(Ritualo, 2000). This work would serve educators, particularly in assessing students, Supervisors and Curriculum Planners to find understanding the outcome of assessment (traditional and authentic) on science appreciative and learning conclusions of scholars. Classroom assessment practices are based on teacher beliefs, training, knowledge and skills in educational assessment. Understanding teachers’ classroom assessment practices remains pivotal for informed educational decisions that can be made about students’ learning outcomes. The results of this study may provide valuable insights for understanding teachers’ classroom assessment practices and needs for teachers in and other parts of the world.
and design instruction that develops students' self-perceptions of their academic skills. And by large will lead a way for in making Quality primary education a dream come true. The present study titled ‘Teacher Efficacy in Relation to Teacher Motivation and Personality of Primary School Teachers is a survey study. In this study the researcher has made an earnest attempt to find out the relationship between Teacher Efficacy and its dimensions with Teacher Motivation and Personality of Primary School Teachers. This chapter presents the explanation and discussion on the above issues under the sub-title theoretical frame work, present status of the study, related to Teacher Efficacy, Teacher Motivation and Personality.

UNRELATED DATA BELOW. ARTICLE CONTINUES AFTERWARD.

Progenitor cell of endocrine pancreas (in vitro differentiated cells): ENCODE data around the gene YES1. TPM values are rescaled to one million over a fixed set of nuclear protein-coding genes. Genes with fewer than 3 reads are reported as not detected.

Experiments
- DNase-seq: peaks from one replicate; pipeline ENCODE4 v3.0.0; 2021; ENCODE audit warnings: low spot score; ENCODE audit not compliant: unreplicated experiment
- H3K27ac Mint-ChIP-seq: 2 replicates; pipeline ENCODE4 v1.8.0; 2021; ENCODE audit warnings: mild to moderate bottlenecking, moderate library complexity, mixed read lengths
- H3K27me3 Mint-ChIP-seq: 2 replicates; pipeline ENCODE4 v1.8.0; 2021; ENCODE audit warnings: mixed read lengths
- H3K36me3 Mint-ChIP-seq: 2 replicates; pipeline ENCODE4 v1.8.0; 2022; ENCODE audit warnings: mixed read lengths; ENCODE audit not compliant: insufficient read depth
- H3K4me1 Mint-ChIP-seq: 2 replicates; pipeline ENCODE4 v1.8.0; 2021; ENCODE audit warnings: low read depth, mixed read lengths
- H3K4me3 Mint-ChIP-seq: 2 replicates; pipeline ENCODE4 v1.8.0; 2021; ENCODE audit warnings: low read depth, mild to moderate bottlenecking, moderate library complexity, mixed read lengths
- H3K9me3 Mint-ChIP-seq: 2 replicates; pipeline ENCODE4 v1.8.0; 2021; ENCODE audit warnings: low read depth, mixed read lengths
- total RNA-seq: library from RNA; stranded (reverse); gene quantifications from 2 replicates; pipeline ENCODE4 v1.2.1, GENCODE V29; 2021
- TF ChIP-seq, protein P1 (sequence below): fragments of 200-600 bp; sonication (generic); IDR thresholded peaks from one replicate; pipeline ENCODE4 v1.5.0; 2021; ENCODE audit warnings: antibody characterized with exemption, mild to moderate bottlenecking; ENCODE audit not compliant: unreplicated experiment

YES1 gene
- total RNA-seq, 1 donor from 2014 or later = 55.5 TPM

One assumes that students will be different after a unit of work has been taught. The question arises as to the degree of difference. Hence, measurement assessment, and evaluation are important to determine the degree of difference. Within this context, classroom instruction enables students to achieve intended learning outcomes. In so doing, the teacher becomes a predictor.
This defines the roles of the teacher and the learners in the learning process which states that the learners will be the focus of the teaching-learning process. The teacher’s role is to facilitate learning by utilizing the interests and unique abilities of learners to reach a goal. On the other hand, the learners’ role is an active participant rather than a passive one. This means that the learner will be involved in tasks that will help him reach the goal of learning. In this study, the instruction followed the criterial tasks of the K-12 Curriculum.